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Welcome to CBE’s Library

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Keynote speakers Andrew Bartlett, Steve Holmes, and Lucy Peppiatt consider the spiritual and social consequences of theological patriarchy.

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Charles Read moderates a discussion with 2021 conference speakers Natalie Collins, Sean Callaghan, and Pontsho Segwai.

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Amanda Jackson leads a hopeful discussion with CBE 2021 international conference speakers on the impact of patriarchy in Irish churches and the barriers that women face.

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Julia Kavanaugh, an Irish Roman Catholic, was a Victorian novelist and biographer. Her book "Women of Christianity" offers the earliest survey of women’s lives in the Christian tradition. This text refutes the frequent charge of trendiness of egalitarianism, as it was written 150 years ago. It confronts male-dominated history (“great events, dazzling actions”) as pagan and transcends the “wearisome similarity” often depicted in saints’ lives. Finally, her book invites connections with contemporary feminist texts.

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In this workshop, Medad will be dealing with the deep rooted lies that have been planted and nurtured in the minds of many people in the African society for many generations that have led to the dehumanization of the female nature of being. Generational lies such as female genital mutilation, bride price, patriarchy, widow cleansing, widow inheritance, gender taboos, weaker sex ideology, male headship, submissiveness, property inheritance, polygamy, barrenness, single sex female philosophy, beast of burden ideology, promotion ideology, original sin legends, blame ideology, and other ideas that have brought injustice to women in Africa will be unearthed and how these ideas have had disastrous consequences on the African society and how they have affected African development. This workshop will suggest ways to demolish these disastrous ideas and how to promote justice in the African communities.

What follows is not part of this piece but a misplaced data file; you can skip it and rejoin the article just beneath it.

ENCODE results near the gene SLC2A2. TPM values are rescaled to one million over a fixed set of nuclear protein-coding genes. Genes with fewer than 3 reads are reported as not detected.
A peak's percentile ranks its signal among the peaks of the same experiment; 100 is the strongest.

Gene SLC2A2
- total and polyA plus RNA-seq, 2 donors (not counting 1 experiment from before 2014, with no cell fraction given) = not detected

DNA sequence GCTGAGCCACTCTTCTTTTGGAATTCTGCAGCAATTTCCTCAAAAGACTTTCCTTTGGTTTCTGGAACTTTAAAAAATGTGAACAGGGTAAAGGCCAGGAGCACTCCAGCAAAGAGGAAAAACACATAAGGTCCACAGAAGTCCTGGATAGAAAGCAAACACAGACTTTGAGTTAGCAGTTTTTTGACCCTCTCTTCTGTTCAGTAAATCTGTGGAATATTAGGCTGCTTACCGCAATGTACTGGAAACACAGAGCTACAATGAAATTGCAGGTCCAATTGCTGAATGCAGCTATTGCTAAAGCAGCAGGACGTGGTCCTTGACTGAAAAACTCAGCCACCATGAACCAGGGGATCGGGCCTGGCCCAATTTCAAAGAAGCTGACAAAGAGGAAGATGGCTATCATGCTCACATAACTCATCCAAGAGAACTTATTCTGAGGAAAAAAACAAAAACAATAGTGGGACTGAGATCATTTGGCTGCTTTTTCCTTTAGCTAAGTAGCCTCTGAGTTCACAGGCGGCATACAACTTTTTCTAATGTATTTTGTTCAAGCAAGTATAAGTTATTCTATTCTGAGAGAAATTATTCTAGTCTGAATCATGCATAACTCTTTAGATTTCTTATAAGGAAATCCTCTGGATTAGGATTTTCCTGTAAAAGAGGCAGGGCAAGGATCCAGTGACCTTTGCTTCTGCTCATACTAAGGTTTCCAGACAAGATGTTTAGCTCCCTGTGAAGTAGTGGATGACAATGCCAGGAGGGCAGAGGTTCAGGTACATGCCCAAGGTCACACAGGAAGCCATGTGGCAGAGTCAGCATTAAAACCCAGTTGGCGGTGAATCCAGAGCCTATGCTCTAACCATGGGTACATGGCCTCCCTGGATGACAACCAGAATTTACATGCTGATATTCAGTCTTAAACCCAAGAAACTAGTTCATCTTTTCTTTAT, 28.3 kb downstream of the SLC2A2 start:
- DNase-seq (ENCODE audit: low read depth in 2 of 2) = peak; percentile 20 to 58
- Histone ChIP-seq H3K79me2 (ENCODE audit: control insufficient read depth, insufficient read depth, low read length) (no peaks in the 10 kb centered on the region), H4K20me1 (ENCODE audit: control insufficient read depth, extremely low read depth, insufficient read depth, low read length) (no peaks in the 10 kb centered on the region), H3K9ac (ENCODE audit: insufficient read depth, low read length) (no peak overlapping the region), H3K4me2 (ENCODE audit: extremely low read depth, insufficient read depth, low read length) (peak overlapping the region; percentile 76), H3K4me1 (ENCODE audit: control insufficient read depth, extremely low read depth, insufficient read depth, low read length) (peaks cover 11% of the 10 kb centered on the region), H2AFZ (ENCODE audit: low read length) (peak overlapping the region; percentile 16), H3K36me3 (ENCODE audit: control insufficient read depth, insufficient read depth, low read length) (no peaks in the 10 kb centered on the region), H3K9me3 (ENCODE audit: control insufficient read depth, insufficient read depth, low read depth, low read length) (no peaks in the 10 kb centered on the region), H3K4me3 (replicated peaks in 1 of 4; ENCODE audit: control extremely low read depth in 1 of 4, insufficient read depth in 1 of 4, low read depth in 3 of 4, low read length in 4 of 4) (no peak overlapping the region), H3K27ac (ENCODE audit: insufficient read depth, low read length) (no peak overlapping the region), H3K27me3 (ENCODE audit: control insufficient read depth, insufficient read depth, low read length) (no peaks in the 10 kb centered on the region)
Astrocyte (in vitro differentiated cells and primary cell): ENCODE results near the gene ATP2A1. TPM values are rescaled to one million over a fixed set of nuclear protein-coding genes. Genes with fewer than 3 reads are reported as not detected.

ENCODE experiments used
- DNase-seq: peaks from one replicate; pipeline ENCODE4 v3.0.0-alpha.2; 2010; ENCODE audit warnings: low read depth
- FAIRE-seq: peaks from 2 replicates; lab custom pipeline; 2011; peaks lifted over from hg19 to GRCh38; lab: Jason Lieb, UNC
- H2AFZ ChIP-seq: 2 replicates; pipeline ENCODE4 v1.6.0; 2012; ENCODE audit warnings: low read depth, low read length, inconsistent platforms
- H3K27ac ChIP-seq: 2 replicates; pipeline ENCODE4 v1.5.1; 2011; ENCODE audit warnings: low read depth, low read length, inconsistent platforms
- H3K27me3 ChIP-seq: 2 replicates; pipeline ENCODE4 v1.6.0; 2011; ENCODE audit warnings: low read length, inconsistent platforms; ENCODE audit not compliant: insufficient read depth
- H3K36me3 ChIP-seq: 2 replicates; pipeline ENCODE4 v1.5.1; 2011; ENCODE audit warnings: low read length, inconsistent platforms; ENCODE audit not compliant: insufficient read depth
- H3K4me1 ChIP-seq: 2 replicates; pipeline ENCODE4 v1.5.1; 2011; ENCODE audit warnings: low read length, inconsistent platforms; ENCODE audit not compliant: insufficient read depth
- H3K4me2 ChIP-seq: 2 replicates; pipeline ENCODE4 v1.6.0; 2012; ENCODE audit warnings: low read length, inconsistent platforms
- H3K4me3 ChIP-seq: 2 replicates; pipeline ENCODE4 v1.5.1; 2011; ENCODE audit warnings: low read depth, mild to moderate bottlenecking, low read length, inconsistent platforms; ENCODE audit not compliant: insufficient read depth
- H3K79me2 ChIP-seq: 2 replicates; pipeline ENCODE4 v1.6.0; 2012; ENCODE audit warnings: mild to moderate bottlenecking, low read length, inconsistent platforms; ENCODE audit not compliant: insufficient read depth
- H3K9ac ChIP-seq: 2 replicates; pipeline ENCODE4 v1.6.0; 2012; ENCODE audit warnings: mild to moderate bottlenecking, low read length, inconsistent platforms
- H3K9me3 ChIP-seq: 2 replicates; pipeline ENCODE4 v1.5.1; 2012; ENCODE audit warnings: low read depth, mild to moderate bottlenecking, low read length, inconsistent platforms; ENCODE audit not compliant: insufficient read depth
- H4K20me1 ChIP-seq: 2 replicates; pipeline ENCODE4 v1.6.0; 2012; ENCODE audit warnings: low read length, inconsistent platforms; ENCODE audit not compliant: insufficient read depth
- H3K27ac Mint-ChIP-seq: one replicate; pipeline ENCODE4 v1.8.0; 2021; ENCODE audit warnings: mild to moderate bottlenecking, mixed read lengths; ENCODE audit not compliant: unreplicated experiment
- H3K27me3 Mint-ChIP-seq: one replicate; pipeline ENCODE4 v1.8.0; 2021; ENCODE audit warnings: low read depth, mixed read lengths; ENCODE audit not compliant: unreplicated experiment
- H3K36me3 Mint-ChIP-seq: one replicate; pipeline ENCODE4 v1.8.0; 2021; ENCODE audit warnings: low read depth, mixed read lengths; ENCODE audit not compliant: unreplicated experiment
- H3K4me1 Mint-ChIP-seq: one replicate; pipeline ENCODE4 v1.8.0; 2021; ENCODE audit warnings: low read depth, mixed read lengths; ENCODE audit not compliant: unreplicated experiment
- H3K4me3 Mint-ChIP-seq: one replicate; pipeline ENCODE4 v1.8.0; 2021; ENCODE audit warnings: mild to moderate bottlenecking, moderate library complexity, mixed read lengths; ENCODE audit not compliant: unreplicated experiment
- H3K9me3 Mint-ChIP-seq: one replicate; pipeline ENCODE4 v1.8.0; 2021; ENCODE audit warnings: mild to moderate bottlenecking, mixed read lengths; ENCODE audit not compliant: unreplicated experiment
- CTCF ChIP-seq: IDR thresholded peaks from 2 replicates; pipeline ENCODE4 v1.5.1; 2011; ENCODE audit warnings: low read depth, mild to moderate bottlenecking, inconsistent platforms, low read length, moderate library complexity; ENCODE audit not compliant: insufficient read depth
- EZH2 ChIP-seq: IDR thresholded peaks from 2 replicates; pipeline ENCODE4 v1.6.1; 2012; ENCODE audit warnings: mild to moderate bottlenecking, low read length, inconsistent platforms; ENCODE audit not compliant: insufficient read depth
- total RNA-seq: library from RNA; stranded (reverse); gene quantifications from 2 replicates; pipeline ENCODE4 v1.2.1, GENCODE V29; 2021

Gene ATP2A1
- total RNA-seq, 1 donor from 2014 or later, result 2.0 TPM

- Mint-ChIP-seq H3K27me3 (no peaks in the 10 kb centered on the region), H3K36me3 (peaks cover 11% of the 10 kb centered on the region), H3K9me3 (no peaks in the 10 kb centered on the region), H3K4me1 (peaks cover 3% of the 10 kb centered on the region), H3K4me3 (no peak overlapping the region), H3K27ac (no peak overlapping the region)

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Historians characterize evangelicals of the 1800s by their commitment to and passion for Scripture, evangelism, missions, and social action (suffrage, abolition, and women’s leadership in the church). Through their dedication to these ideals, the early evangelicals made significant contributions to missions and the emancipation of slaves, and they also offered a comprehensive biblical foundation for the gospel-service of women. This lecture will explore their leaders, their biblical scholarship, their accomplishments on the mission field, and their work as abolitionists and emancipators of women’s gospel leadership.

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This lecture presents the findings of a qualitative study of women in evangelicalism, using the Evangelical Theological Society's 2014 annual meeting as the research site. 

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Was C. S. Lewis a misogynist? The answer depends on which point in his life you choose to examine. Until fairly late in life, Lewis’ view of gender relations was more influenced by his attraction to classical Greek philosophy, Pagan myth and Jungian psychology than by ‘mere’ Christianity. However, with his late acquaintance and marriage to the gifted American writer Joy Davidman, this began to change, as can be seen in his last (but least-read) works, The Discarded Image, Till We Have Faces, and A Grief Observed.

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